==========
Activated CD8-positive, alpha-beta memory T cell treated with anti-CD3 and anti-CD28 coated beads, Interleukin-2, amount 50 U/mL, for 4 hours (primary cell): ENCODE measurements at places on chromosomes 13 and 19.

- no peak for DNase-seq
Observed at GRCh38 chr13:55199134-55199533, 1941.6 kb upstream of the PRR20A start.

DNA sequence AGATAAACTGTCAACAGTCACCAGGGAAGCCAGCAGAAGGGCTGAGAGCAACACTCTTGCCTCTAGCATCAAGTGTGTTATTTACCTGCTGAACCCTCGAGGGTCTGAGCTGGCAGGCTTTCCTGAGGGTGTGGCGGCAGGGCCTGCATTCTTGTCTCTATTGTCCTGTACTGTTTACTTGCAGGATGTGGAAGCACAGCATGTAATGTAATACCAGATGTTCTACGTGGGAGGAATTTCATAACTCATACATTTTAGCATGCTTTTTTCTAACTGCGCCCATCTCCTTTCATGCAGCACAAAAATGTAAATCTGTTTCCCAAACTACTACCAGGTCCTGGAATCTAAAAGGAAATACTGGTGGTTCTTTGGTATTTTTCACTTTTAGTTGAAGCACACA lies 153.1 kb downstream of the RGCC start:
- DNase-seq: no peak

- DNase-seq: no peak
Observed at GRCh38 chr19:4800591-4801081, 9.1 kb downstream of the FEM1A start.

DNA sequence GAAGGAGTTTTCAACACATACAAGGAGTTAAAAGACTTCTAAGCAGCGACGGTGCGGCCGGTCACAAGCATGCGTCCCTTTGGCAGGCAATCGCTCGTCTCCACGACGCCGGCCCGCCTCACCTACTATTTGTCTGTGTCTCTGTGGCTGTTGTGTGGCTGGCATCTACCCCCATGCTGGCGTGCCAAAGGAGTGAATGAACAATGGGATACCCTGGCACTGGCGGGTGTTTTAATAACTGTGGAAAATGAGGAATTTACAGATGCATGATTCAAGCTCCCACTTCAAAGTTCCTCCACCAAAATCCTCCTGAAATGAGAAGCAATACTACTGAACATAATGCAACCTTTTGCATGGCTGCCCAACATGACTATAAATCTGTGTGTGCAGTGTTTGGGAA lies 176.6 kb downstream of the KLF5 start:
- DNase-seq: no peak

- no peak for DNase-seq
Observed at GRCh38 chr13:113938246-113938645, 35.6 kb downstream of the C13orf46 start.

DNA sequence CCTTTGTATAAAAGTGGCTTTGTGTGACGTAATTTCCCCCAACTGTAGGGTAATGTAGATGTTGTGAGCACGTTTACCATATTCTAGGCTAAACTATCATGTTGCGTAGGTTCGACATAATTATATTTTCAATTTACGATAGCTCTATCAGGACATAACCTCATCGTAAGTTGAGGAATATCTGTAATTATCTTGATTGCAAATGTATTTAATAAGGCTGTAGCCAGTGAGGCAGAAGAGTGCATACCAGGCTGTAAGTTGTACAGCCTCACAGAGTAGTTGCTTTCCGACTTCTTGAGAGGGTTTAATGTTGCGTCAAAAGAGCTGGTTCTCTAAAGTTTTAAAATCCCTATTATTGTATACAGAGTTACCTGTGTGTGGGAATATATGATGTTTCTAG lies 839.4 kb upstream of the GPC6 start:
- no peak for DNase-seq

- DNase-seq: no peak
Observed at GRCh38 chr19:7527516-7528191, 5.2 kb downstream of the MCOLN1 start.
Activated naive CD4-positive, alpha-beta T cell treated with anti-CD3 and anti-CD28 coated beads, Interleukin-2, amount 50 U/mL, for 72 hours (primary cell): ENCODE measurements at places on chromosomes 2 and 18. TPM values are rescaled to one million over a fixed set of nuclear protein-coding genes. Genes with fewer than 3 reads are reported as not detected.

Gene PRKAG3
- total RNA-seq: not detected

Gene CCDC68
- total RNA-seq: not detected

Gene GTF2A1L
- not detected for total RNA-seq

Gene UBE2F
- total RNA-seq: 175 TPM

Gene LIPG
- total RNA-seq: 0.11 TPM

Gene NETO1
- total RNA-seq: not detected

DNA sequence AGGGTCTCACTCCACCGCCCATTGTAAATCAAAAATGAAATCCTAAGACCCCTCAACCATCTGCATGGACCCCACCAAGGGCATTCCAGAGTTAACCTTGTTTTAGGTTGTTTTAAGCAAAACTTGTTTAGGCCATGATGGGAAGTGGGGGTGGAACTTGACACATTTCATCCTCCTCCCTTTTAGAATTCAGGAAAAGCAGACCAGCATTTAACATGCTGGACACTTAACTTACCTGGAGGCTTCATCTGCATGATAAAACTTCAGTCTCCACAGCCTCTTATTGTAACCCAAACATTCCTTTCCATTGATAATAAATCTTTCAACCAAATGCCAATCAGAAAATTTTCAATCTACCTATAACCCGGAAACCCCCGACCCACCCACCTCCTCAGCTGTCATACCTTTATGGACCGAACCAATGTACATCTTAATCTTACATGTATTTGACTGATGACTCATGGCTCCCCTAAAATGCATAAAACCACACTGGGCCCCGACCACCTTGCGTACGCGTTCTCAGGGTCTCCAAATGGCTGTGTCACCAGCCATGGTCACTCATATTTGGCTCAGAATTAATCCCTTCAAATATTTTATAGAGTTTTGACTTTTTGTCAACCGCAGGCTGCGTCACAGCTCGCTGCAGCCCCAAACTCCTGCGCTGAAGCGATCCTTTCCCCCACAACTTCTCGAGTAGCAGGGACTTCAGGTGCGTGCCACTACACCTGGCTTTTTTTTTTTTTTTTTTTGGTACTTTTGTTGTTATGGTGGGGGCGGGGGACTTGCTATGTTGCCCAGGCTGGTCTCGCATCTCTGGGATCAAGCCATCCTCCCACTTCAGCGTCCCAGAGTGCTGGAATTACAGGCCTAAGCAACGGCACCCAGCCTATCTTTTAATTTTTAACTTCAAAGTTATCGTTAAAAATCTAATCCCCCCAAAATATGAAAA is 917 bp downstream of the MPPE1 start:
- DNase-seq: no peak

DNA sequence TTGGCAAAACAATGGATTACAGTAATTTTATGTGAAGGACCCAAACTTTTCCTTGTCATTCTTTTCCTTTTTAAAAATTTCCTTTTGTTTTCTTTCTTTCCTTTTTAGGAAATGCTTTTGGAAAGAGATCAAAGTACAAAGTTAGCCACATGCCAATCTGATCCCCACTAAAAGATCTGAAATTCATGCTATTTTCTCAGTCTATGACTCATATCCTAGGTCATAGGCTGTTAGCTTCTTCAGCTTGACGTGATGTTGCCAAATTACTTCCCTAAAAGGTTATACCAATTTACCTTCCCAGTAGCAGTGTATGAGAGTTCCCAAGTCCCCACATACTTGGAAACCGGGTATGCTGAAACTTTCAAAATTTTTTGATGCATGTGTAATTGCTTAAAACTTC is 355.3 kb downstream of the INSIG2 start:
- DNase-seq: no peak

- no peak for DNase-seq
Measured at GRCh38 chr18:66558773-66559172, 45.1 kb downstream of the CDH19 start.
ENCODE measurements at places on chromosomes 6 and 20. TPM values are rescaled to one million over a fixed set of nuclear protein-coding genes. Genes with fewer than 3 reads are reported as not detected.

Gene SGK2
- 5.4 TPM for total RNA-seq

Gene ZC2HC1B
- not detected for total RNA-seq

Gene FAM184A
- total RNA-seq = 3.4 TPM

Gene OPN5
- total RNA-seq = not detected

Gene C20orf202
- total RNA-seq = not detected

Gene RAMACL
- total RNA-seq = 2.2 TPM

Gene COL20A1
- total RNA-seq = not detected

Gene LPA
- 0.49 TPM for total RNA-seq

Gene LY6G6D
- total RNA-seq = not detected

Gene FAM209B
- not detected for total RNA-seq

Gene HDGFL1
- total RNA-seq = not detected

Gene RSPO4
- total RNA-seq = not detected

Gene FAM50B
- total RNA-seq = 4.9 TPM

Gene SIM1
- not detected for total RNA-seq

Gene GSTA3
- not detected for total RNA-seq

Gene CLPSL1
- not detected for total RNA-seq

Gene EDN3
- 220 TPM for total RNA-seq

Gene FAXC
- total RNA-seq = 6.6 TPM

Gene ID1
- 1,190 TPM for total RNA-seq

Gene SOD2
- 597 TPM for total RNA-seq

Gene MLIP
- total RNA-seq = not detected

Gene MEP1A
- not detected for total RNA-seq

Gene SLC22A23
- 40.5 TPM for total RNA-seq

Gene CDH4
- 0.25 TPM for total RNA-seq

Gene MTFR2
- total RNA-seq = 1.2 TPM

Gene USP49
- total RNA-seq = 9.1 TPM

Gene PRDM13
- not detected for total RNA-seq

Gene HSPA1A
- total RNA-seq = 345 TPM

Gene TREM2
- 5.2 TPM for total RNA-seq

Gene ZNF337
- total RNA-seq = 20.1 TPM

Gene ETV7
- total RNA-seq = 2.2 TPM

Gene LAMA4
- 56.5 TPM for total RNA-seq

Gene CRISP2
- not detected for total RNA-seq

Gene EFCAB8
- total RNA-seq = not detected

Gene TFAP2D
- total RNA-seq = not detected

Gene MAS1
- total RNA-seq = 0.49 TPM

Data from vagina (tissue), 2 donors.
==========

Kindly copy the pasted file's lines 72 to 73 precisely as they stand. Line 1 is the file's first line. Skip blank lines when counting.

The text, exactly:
Gene ID1
- 1,190 TPM for total RNA-seq